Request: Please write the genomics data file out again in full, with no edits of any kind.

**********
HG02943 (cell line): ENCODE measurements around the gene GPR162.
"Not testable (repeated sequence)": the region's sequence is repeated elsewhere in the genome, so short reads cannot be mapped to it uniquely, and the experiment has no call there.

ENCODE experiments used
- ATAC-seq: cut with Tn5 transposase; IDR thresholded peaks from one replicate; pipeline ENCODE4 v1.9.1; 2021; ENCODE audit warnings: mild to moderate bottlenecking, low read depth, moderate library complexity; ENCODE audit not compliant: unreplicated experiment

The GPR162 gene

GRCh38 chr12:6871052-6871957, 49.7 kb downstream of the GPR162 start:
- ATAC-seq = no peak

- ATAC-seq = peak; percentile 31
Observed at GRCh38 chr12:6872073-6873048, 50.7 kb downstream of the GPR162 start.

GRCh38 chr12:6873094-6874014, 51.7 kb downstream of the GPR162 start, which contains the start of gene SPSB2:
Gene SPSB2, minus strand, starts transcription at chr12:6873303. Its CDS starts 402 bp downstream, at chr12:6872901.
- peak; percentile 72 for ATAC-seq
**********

HG02943 (cell line): ENCODE measurements around the gene GPR162.
"Not testable (repeated sequence)": the region's sequence is repeated elsewhere in the genome, so short reads cannot be mapped to it uniquely, and the experiment has no call there.

ENCODE experiments used
- ATAC-seq: cut with Tn5 transposase; IDR thresholded peaks from one replicate; pipeline ENCODE4 v1.9.1; 2021; ENCODE audit warnings: mild to moderate bottlenecking, low read depth, moderate library complexity; ENCODE audit not compliant: unreplicated experiment

The GPR162 gene

GRCh38 chr12:6871052-6871957, 49.7 kb downstream of the GPR162 start:
- ATAC-seq = no peak

- ATAC-seq = peak; percentile 31
Observed at GRCh38 chr12:6872073-6873048, 50.7 kb downstream of the GPR162 start.

GRCh38 chr12:6873094-6874014, 51.7 kb downstream of the GPR162 start, which contains the start of gene SPSB2:
Gene SPSB2, minus strand, starts transcription at chr12:6873303. Its CDS starts 402 bp downstream, at chr12:6872901.
- peak; percentile 72 for ATAC-seq